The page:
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After twenty years of sporadic writing, three wonderful editors helped me to shape and finish this book: Our Sacred Garden — The Living Earth. It offers means of fostering hope in the face of disastrous environmental crises. It is an exploration of the symbolic and actual meaning of gardens as a microcosm of our Earth but it is not a “how-to” book. There is an enormous selection of informative, beautifully illustrated garden books which answer questions I do not even ask!
About My Books
Throughout the past 60 years I’ve been writing books of poetry. The first of these were children’s books (Ask a Daffodil and Ask a Cactus Rose), which were stimulated by my oldest son’s despair at not being able to read. We discovered that he was being taught by the “look-say” system of reading (by whole paragraphs, often memorized) instead of by a phonetic base of teaching the alphabet, integrated with hearing, speaking, and writing. This method was a foundation to construct whole words. My husband found a French primer and taught our second son. He learned the basics in a month and transposed them to English. Thereafter we taught the rest of our family to read before they went to school.
I became involved not only with my own phonetic poetry books but with contributions to new readers published by Lippencott Publishing Co. I also co-authored with Helen Grush “The Reading Series.” (Addison-Wesley Publishing Co.)
In the late 1980’s I worked as Co-Coordinator of Visual Arts for “Summerthing,” Boston’s Neighborhood Art Festival, a program to help unify the city through arts after the murder of Dr. Martin Luther King. The beauties and challenges of this city, which I had never really known, became part of my life. I wrote Deliver Into Green as a tribute to all the visionary people with whom I’d worked and learned to love.
My family and I moved to Arizona in 1982. For two years I was able to restrain myself from jumping into yet another cause. I listened and looked and began to really appreciate this new country. The varying environment, which changed from tropical warmth to snow in three hours, was a landscape painter’s dream.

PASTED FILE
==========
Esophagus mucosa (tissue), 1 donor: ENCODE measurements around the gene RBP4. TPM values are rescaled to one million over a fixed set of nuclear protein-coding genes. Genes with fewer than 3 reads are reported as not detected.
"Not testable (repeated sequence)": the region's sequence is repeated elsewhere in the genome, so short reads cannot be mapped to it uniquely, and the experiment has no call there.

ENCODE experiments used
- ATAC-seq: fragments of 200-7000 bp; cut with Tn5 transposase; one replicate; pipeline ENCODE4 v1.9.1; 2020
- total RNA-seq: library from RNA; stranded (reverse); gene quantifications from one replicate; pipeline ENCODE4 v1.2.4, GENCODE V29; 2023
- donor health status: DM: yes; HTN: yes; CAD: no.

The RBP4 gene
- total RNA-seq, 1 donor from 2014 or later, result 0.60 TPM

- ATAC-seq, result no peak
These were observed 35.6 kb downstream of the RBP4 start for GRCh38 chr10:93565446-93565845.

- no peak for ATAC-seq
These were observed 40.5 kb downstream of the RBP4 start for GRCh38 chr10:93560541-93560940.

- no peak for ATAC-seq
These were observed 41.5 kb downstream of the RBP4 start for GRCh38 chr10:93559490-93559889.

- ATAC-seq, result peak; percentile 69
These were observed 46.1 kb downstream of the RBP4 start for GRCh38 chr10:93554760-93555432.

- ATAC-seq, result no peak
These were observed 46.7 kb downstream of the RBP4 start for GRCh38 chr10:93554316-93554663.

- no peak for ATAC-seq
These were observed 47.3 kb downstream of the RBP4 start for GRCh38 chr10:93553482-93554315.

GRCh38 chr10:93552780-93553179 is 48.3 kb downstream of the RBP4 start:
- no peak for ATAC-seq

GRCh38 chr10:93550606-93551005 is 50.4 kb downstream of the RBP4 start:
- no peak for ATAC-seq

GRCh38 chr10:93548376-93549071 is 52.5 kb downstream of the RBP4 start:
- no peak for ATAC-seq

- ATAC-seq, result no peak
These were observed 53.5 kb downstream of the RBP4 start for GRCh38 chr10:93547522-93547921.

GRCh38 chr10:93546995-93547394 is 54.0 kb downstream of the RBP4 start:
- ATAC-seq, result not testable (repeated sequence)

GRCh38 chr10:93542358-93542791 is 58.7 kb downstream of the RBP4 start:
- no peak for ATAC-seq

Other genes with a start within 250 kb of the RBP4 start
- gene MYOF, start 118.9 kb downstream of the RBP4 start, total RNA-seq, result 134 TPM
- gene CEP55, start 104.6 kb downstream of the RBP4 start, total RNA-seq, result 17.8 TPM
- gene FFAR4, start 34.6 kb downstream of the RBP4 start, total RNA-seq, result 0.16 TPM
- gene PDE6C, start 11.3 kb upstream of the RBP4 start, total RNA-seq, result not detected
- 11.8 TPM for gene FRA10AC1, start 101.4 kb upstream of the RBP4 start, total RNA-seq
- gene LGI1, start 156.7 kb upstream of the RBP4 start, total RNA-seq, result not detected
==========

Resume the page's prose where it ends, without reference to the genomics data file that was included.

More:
In the early ’90s I visited England with a metaphysical group. While I visited Glastonbury I had an experience which changed my life and was my incentive for starting a new book about gardens, which became a kind of odyssey.
In 1996 a group of artists and educators with a common passion for gardens started Gardens for Humanity, an organization which is still alive and blossoming in the growing environmentally oriented climate of the 21st century. Part of this is, of course, our economic crisis, which is inducing people to grow their own vegetable gardens. They are also more aware that the effects of our ongoing exploitation of our Earth, unless drastically lessened, will destroy us, too.
After 13 years of actual gardening experiences — digging, building, catalyzing gardens in places of need (schools, hospitals and health care centers, on reservations and in urban centers) — with the advent of a new Gardens for Humanity President, Richard Sidy, I finally have found the time to finish my book of prose, poetry and paintings. It is called Our Sacred Garden, The Living Earth.
Our Sacred Garden – The LIving Earth
Edited by James Bishop, Jr. and Bennie Blake.
Through the stories of extraordinary visionary leaders who plant gardens in both the soil and the mind, Adele Seronde shows how they meet the challenges, how they then inspire and weld together whole communities of caring people. She emphasizes that under the radar of press and politics there is a worldwide movement of people who are aware of the destruction mankind is perpetrating on this planet. They are working in a thousand small, concrete ways to change attitudes and actions. For instance, many of the grounds of old insane asylums have been turned into community gardens; strips of green or open common spaces are being incorporated into some housing developments. People are learning how, in their own back yards, to grow their own food, how to combat apathy and obesity as well as hunger.
Under their leadership the home and community gardens sometimes expand into home-built playgrounds alive with creative movement of jungle gyms, sheds, arbors, murals, fencing, waterways and mosaic walkways, seats and shaded benches. Many forms of art, fashioned from locally found materials, are incorporated. The gardens themselves can become a forum for meetings or a quiet place of contemplation; they can afford a moment of retreat for tired teachers in schools or a place of excitement for teenagers, rivaling gang wars.
These visionaries are not only the Dalai Lama, Albert Einstein or our astronauts, they are also our neighbors — of every race, culture and profession. They help us develop the beauty of new gardens in our hearts and minds.
The book includes provocative glimpses of the future, being enacted all over the world, stimulated by these advocates of visionary change. I believe that this current underground movement to heal our environment will give the courage at all levels (political, economic, social, as well as scientific and artistic) to change, and act, in turn.
Deliver Into Green
Illustrated by Adele Seronde
(Paperback – 1990)
Poets of Sedona, Word Watchers, Sedona, AZ. 1999
(Paperback – 2005)